Conference addresses lack of diversity


March 29th, 2011

Omaha, NE – Academics are currently looking into the problems posed by Nebraska’s 2008 ban on affirmative action, particularly in their own back yards. It’s becoming more difficult for universities to recruit and retain not only multicultural students, but staff too. Economic challenges and recent legislation prohibiting race-based and gender-based hiring have created a roadblock. Dr. Ethel Williams, a professor of public administration at the University who helped organize “Talk to Me,” a collaborative effort to address the problem and work toward a solution.

“There are often questions: What can we do, how can we look at or bring in either people of color, international candidates, as well as women when we can’t focus our recruitment?” said Williams. “Also, in a time where you can’t offer money or put alot of money into recruiting, what do you do? It seems to be a dilemma when it need not be.”

Panelists will discuss the multicultural campus on April 1st

The event will consist of four panelists, each with unique backgrounds, discussing their experiences with affirmative action and answering questions. According to Williams, it’s been pivotal to bring in different voices from within the community.

“I think we’re collectively looking at what’s going on,” emphasized Williams. “We’re bringing in a couple of people that are not a part of the UNO campus but that deal with this issue on a day-to-day basis.”

Jose Soto is Vice President of Access Equity and Diversity at Southeast Community College in Lincoln, Nebraska and a panel member for the discussion. He said a university campus should be as diverse as the community it represents.

“Any student is going to need to have some familiarity with other ways of thinking, being and doing and part of that means a familiarity and comfort level with issues of diversity based on race, culture, ethnicity and gender,” said Soto.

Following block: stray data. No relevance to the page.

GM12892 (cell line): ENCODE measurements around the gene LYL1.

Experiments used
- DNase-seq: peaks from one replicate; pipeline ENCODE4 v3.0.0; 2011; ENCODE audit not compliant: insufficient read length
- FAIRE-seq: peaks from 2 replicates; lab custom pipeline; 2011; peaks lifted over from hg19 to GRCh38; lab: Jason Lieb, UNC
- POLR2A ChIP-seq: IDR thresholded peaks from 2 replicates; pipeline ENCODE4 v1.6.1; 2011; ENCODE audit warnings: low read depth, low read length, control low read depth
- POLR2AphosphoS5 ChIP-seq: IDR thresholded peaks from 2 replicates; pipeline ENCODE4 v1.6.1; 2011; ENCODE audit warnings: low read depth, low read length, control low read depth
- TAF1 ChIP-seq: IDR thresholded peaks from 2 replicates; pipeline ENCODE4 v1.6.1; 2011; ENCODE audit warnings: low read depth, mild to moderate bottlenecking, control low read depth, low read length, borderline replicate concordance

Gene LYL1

Soto said affirmative action is a tool, but that discussions like “Talk to Me” help present a platform for breaking down the barriers of a sometimes difficult topic.

“Part of it is getting people to recognize that things aren’t fair and that we need to engage in activity to counter bias and prejudice, and to have an understanding, awareness and commitment to exacting justice. said Soto. “It’s a kind of lofty goal of saying, in a democracy we have an individual responsibility to ensure inclusion and participation of all members of society.”

The panel will be held at the College of Public Affairs & Community Service on April 1st from 1:00 to 2:30 pm.

One Response

  1. Roger Clegg, Ctr for Equal Opportunity says:

    Universities should recruit and admit the best qualified individuals, without regard to skin color, sex, or what country someone’s ancestors came from. The arguments in favor of discriminating on these bases are bogus, and in any event do not outweigh the heavy costs of such discrimination, which is unfair and divisive.

    The census numbers coming out show that America is increasingly multiethnic and multiracial, and that individual Americans are more and more likely to be multethnic and multiracial. It is simply untenable is such a society for public institituions, including universities, to sort people and treat some better and others worse depending on which silly little box they check.

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